There is a great deal of chit-chat about kitchens and kitchen cabinets and how they should blend into the house design. It is not really the average homeowner task; however, with pre-made and Ready-to-Assemble (RTA) kitchen cabinets and drawer units of many types’ sizes and color schemes, it is certainly a possibility.
When you have decided that it is time for remodeling your kitchen, there is a myriad of things to consider. Firstly, you are probably agreed that as you have painted and refurbished the main house and installed new gadgets. The kitchen, by comparison, is dowdy, and in need of a major overhaul. Besides which, the kitchen is not functional enough especially with all the new appliances that will not fit correctly. Done! The kitchen is going to be remodeled but how?
Design Considerations – The Depth and The Width of Kitchen Cabinets
In most cases, the standard designs such as the depth of the cabinet enclosures, the standard 12 inches for the wall kitchen cabinets is practical as you cannot reach to the back of a high cabinet. The base kitchen cabinets are usually 24 inches deep although they can be deeper. A lot depends on the size of the kitchen. If plenty of space is available, then don’t worry. These dictate the width of the top working surface and are generally positioned below this.
Optimum widths can vary unless you intend to purchase pre-built kitchen cabinets in which case you will have to go with their standard widths. If you are doing the design and carpentry yourself, then it is a case of how long is the wall, and how many kitchen cabinets you want. Design them accordingly. Architects suggest that symmetry is good; however, many architects do not cook, which rules some of them and some of their ideas out as well.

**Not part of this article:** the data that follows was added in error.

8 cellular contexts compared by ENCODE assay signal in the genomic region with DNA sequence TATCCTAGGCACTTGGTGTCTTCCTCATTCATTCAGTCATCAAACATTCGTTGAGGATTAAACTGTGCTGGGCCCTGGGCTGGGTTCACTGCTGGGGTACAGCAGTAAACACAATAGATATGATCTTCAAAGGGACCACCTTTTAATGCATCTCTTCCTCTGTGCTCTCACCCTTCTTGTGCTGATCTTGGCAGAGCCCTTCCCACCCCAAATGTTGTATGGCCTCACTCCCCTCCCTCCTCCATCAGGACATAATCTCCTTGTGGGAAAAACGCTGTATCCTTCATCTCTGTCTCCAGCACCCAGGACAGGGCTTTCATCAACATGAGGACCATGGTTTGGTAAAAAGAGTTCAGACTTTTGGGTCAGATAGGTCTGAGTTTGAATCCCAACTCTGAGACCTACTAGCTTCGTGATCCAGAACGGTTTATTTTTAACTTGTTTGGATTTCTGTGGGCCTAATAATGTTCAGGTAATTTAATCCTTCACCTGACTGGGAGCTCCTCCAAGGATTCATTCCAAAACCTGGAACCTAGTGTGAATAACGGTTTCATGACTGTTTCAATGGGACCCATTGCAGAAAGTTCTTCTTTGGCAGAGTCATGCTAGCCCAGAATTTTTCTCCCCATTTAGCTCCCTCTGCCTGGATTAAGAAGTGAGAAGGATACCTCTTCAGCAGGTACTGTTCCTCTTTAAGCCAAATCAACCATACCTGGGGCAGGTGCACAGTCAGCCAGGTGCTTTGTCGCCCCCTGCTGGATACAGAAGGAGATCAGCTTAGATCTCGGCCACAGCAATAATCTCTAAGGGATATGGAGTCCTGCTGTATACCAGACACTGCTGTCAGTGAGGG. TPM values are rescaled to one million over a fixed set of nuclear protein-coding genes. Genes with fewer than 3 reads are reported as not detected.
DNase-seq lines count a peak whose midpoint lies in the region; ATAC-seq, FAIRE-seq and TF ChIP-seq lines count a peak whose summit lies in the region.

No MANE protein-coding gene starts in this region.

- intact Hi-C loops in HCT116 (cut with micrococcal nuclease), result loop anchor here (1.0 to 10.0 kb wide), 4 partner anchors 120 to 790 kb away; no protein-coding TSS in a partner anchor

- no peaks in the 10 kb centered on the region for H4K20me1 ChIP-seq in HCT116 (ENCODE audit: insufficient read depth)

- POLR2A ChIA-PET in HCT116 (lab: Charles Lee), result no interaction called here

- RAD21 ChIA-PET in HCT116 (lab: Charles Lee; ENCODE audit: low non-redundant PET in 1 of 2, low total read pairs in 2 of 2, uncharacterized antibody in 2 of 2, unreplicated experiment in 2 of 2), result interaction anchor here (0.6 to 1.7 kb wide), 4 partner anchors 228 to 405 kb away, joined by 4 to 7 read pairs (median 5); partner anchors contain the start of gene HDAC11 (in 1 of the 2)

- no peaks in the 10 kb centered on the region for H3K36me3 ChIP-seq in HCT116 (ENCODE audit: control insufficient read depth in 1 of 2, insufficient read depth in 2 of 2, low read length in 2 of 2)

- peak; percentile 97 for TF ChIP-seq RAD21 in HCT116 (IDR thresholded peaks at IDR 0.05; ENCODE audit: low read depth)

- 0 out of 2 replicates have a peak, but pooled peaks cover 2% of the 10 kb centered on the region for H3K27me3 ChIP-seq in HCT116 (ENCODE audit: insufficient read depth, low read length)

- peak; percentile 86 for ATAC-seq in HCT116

Overall Kitchen Cabinet Measurements
If you are a cook or self-styled chef, for example, you like to have things you use all the time conveniently placed, for example, the Schott glass topped hotplate deck needs kitchen cabinets beneath it. The deck is more than 26 inches deep so the cabinet must be the same with no top as the deck is in place of this. Heavy objects are placed beneath it such as cast iron and stainless-steel frying pans.
The Rule of Thumb for Kitchen Cabinets
The rule of thumb for most kitchen cabinets agrees that the width should be 24 inches. There are wider kitchen cabinets obviously but most have two doors. A good idea is to have a roller push up door which simply folds up and away. This is good for housing a large microwave for example. This cabinet needs adequate ventilation.
The height of the lower cabinets dictates the height of the working surface above and is usually 36 inches. We have already said the depth is recommended at 24 inches. This is pretty well standard as most appliances such as washing machines and dishwashers will fit underneath. There are odd examples of larger washers in the US, however, these should be relegated to a scullery.
Cabinet Types and Designs
Depending on the style of your kitchen, whether is a workable kitchen or a showpiece only, we need to look at basically two types of cabinet doors. Framed or unframed. Both are attractive and functional however there are some considerations to be observed.
Framed Cabinet Doors
Framed doors look good. There is no doubt that a more aesthetically pleasing finish can be applied to framed doors. Either wood tones or enameled you can choose a frame color as well as a door color. If you should live in an area where the humidity rises to above 60% (hydro), for example, it is best to stay away from framed doors. The best answer here is they swell in humid conditions no matter what wood or composite board is used and then stick. There is nothing more irritating than sticky doors. You then have to go for the other best option, frameless.
Frameless Cabinet Doors
Frameless doors look good and these hinges are especially suited for the Lazy Susan corner cabinet. Affixed soft closing hinges, instead of the usual butt hinges, frameless doors have adjustable hinges suiting kitchen cabinets at odd angles as well as the already mentioned Lazy Susan corner cabinet. They need to be installed very carefully and have a jig to make sure the alignment is perfect as the line between the doors has to be true. These hinges being fully adjustable can take care of any expansion and contraction but you won’t have a sticky door – ever!
Placing Your Kitchen Cabinets and Installing Them
Once you have made the decision on the type of door you can then go ahead and install them (or have them installed as the case may be). If you are a chef, you have a priority of which cabinet goes where but we’ll get onto that just now.
Cabinets to Workspace